Grain futures - weekly outlook: Nov. 4 - 8


Shutterstock photo - " U.S. grain futures ended Friday's session mostly lower, with corn prices falling to the weakest level since August 2010 as favorable weather conditions in key corn-growing states in the U.S. allowed farmers to accelerate the pace of the harvest.

On the Chicago Mercantile Exchange, corn futures for December delivery declined 0.23% on Friday to settle the week at USD4.2720 a bushel.

Corn prices fell to a session low of USD4.2560 a bushel earlier in the day, the weakest level since August 26, 2010.

The December contract settled 0.46% lower on Thursday to end at USD4.2820 a bushel.

For the week, the December corn contract lost 2.9%.

According to the U.S. Department of Agriculture, nearly 59% of the corn harvest was completed as of last week. The agency also said that approximately 62% of the corn crop was rated in 'good' to 'excellent' condition.

Futures have been on a downward trend in recent weeks amid expectations this year's corn harvest in the U.S. will be the largest on record.

Meanwhile, soybeans for January delivery dropped 1.16% on Friday to settle the week at USD12.5140 a bushel by close of trade. Prices of the oilseed slumped to a daily low of USD12.5020 a bushel earlier in the day, the weakest level since August 14.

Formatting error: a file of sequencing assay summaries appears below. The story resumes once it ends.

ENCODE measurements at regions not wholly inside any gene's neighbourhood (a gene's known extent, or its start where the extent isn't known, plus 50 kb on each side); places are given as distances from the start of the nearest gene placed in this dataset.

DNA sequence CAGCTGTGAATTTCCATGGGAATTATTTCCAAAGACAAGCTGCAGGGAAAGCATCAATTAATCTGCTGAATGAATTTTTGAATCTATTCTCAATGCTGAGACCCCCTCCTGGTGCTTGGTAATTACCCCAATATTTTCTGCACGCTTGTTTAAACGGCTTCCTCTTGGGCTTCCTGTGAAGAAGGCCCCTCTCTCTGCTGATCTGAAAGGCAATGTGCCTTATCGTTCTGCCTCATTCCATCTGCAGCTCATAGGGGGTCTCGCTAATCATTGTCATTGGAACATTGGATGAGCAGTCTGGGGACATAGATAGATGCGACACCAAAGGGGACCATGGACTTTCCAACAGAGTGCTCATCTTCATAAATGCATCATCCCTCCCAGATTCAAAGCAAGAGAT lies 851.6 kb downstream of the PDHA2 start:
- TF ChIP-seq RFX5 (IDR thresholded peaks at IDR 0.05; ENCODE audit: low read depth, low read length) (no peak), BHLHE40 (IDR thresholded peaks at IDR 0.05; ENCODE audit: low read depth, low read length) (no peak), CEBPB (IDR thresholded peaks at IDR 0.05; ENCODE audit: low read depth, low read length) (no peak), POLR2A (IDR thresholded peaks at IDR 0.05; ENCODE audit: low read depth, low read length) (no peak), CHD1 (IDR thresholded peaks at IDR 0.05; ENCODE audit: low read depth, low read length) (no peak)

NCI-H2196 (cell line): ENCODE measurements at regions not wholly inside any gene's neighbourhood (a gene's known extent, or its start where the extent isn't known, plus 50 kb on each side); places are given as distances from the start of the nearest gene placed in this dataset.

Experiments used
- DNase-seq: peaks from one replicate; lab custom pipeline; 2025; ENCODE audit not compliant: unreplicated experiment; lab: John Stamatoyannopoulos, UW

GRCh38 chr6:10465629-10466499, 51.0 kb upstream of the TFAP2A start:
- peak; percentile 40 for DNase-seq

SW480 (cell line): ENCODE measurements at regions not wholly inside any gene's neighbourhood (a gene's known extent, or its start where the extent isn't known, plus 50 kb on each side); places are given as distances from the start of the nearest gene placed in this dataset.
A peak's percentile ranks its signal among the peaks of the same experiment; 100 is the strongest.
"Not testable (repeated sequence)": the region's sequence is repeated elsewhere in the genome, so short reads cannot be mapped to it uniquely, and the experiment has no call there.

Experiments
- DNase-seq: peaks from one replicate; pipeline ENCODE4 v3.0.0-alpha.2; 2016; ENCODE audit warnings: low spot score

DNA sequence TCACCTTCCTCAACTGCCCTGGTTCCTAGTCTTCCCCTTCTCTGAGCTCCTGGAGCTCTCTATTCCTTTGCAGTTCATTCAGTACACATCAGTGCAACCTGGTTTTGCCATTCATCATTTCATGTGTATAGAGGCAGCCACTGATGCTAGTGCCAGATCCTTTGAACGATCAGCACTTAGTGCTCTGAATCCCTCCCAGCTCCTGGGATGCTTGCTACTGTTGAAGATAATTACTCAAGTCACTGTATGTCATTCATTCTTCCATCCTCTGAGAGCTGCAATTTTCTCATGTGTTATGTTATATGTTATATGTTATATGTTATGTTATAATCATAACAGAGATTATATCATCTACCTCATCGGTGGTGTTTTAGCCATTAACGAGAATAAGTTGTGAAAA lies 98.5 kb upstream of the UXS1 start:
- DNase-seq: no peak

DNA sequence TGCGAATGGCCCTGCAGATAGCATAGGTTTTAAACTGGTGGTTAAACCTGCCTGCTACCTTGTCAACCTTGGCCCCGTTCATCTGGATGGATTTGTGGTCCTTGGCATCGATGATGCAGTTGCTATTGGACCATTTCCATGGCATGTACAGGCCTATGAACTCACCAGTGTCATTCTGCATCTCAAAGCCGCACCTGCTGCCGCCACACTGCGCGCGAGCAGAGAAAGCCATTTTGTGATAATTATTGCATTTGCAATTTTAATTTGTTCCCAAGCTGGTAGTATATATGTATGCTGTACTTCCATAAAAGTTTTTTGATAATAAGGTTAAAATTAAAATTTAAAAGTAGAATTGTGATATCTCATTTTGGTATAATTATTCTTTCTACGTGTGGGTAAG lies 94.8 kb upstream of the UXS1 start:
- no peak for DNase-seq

The January contract ended Thursday's session down 0.8% to settle at USD12.6620 a bushel.

Soybean prices tumbled 3.24% on the week.

The USDA said that approximately 77% of the U.S. soy harvest was completed as of last week, in line with the five-year average for this time of year.

Elsewhere on the Chicago Board of Trade, wheat for December delivery inched up 0.04% on Friday to settle the week at USD6.6760 a bushel.

Earlier in the day, wheat prices declined to a session low of USD6.6440 a bushel, the weakest level since September 25.

CBOT December wheat prices dropped 1.11% on Thursday to settle at USD6.6740 a bushel.

The December wheat contract ended the week with a loss of 3.33%, the second consecutive weekly decline.

Wheat prices are down nearly 6% since hitting a four-and-a-half-month high of USD7.1120 a bushel on October 21 as market players monitored crop prospects in the U.S., South America and countries in the Black Sea-region.

In the week ahead, market players will focus on the release of key weekly USDA data, including crop progress numbers and export sales figures.

Grain traders are also awaiting the USDA's highly-anticipated supply and demand report for November, after October's report was not released due to the U.S. government shutdown.

Meanwhile, corn and soybean traders will continue to pay close attention to weather forecasts for grain-growing regions in the U.S. Midwest, while wheat traders will monitor temperatures in the Great Plains-region.

Corn is the biggest U.S. crop, followed by soybeans, government figures show. Wheat was fourth, behind hay. offers an extensive set of professional tools for the financial markets.
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This article appears in: Investing , Forex and Currencies

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